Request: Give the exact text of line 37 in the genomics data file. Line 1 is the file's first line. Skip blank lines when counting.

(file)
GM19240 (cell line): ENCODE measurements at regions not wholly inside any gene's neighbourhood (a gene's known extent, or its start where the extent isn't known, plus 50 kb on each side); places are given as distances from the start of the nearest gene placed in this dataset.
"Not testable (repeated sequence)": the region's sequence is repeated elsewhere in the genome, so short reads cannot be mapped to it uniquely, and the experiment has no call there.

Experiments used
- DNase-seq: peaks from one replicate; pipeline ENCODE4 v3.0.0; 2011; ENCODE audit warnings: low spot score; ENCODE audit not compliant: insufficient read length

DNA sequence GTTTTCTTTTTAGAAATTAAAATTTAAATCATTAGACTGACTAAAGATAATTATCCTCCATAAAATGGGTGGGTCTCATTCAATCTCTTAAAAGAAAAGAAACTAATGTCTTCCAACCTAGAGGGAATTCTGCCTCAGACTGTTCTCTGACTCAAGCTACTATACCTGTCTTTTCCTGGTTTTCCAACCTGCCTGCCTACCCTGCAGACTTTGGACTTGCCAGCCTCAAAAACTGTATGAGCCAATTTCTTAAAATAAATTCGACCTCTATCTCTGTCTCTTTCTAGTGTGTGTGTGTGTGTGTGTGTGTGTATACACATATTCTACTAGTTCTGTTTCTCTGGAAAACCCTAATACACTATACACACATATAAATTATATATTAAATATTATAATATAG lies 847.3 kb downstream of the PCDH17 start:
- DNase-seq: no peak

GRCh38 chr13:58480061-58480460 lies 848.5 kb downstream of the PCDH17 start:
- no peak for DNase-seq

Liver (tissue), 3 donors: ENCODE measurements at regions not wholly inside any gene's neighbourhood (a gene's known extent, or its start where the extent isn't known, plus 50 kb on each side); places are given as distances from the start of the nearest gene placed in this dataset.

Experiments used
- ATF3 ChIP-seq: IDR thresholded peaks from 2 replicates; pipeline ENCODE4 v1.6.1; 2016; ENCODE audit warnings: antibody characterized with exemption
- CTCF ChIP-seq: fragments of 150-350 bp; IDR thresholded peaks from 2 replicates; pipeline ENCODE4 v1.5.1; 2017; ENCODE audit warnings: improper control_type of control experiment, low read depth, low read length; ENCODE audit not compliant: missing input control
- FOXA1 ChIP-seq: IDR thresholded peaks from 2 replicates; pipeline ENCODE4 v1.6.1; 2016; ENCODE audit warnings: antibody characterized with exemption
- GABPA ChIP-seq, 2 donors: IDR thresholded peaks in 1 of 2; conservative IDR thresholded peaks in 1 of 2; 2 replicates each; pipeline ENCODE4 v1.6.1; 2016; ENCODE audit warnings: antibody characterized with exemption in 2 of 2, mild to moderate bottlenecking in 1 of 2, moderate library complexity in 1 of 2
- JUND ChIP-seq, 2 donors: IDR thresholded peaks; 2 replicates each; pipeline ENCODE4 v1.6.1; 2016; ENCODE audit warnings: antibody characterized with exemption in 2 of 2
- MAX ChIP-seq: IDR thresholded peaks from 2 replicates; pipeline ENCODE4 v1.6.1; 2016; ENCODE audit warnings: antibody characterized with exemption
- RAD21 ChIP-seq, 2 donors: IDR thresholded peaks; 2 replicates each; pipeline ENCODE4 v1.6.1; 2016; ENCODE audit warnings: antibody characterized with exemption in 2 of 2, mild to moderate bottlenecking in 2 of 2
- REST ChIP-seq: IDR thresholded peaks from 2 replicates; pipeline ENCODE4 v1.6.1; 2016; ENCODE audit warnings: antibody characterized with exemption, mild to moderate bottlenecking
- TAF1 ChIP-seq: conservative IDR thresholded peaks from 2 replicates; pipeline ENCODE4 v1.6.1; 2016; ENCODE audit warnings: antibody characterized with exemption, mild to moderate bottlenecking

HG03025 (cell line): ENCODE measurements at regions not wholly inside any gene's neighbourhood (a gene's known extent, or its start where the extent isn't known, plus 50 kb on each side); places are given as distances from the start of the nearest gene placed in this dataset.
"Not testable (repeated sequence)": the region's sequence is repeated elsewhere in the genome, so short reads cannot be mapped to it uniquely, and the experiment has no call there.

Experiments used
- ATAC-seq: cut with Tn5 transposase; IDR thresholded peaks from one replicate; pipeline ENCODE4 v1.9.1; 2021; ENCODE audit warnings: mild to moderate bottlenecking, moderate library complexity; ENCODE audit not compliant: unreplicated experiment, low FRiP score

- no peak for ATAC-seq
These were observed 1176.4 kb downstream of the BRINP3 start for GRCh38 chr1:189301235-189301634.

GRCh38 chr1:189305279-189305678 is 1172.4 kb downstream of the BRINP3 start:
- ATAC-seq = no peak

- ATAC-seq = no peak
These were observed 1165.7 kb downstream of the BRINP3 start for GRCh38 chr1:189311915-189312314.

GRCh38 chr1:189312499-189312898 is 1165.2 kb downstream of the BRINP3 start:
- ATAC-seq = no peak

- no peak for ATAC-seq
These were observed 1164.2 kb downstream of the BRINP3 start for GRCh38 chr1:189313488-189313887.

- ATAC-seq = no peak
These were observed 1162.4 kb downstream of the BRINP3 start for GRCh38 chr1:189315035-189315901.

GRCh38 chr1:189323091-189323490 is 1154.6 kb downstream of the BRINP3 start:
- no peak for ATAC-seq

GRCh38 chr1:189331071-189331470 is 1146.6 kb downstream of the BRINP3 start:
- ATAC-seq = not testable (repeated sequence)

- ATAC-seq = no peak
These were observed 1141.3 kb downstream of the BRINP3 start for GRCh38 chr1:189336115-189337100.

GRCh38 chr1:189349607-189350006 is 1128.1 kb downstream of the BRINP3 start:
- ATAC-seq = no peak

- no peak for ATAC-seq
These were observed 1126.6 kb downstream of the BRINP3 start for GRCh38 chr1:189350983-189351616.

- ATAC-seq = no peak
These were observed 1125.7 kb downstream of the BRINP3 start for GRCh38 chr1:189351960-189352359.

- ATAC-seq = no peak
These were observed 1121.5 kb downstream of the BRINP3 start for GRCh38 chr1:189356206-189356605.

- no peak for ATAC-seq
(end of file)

- no peak for ATAC-seq